Last March, it was the one-two punch of then-senior guard Mark Tyndale and then-junior guard Dionte Christmas that got most of the credit for the men’s basketball team’s Atlantic Ten Championship.
However, not to be overlooked was the spirited play of then-junior center Sergio Olmos and then-freshman forward Lavoy Allen. The Owls’ big bodies combined to average 11 rebounds and 14.3 points per game in the conference tournament.
But this season, 7-foot senior Olmos and 6-foot-9-inch sophomore Allen have been banged up.
Olmos was sidelined for the Owls’ first four games because of an ankle sprain, and Allen is currently mending a fractured left thumb. Allen may be back in the lineup for tomorrow’s home opener against Miami (Ohio), but signs point to his return for Saturday at Penn State.
The Cherry and White’s other resident big man, freshman Micheal Eric, is still formatting his game to the college level. He’s a 6-foot-11-inch, 225-pound forward from Nigeria. This combination has left coach Fran Dunphy juggling his lineup card.
“It’s been a little different,” Dunphy said. “We spent most of the preseason working with two big guys, and as soon as we start the season, we don’t have Sergio. Then as soon as Sergio’s back, we don’t have Lavoy, so it’s just one of those things you have to deal with.”
The shorthanded Owls have been working mostly out of a four-guard lineup, with Olmos or Allen towering in the middle. While the team is faster on the floor, the lack of interior presence has been a factor. The 3-2 Owls were outrebounded in both losses.
On Nov. 16, Clemson muscled its way to 41 boards, and this past Saturday, Buffalo pulled in 33 rebounds to Temple’s 24.
The 6-foot-5-inch Christmas has been able to supply the team with his athleticism around the rim, leading the Owls in rebounds twice. However, the paint looks a little different without the elbows of both Olmos and Allen.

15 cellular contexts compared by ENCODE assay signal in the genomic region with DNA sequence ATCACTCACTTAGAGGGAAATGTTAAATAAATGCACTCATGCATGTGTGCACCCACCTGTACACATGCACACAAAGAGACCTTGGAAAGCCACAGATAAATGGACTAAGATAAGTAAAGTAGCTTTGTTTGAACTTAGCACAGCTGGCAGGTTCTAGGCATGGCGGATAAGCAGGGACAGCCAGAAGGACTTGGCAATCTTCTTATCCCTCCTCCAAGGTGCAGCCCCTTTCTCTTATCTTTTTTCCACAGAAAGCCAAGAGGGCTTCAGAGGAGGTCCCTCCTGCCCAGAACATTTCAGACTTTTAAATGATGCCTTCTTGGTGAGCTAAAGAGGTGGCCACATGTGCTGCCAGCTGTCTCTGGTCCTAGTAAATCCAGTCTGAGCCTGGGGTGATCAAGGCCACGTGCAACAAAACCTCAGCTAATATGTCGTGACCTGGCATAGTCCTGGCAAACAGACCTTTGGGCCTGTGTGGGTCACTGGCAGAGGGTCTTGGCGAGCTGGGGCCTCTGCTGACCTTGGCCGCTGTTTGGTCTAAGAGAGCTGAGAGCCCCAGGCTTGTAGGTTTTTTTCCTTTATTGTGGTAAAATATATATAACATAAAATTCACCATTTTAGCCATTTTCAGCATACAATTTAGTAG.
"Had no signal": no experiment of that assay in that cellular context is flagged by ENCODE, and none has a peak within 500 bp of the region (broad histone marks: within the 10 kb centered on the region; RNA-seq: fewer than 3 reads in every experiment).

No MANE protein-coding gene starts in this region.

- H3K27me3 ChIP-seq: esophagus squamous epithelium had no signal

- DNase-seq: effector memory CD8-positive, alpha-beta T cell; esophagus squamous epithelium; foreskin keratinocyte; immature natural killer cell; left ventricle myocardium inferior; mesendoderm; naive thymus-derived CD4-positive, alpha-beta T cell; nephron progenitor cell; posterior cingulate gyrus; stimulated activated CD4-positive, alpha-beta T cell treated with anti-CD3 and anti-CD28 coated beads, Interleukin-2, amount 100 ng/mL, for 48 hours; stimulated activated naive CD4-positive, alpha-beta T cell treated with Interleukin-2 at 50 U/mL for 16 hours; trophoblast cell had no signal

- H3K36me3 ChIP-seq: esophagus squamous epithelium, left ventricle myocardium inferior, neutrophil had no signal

In Olmos’ first game of the year this past Saturday, he posted 12 points and two blocks in 27 minutes of play. Allen is averaging 11 points per game and can stretch out opposing defenses with his shooting touch. Once these two get in rhythm together, the Owls will have more stability under the basket, and potential drives to the hoop will be sent away.
One advantage to their absence has been the increased playing time of Eric and freshman guard Scootie Randall. Eric has appeared in all five games this season and is slowly refining his skills.
Randall, a local product from Communications Tech High School, played a significant role in the Owls’ 71-55 win over Lafayette Nov. 21. In Easton, Pa., he sparked the Owls’ offense with seven points and three rebounds.
Until Olmos and Allen are completely healed, it will be a smaller lineup for the Owls. This arrangement comes with its share of positives and negatives.
“It allows us to switch a lot [on defense] because we have a lot of same size guys making decisions,” Dunphy said. “On the offensive end, hopefully we’re a little bit better at ball handling, but we still have turned it over a few too many times.”
The Owls are averaging 15.8 turnovers per game, but they expect that number to decrease as the season goes on. Dunphy is also confident that early losses and injuries will only make the team stronger in the long haul.
“Anything can happen in the early part of the season,” Dunphy said. “If this is the worst thing that we have to deal with all year long, we’ll be a pretty lucky group.”
While the Owls’ frontcourt has been working without its own one-two punch, the good news is both Olmos and Allen should be reunited on the court in less than a week.
Anthony Stipa can be reached at email@example.com.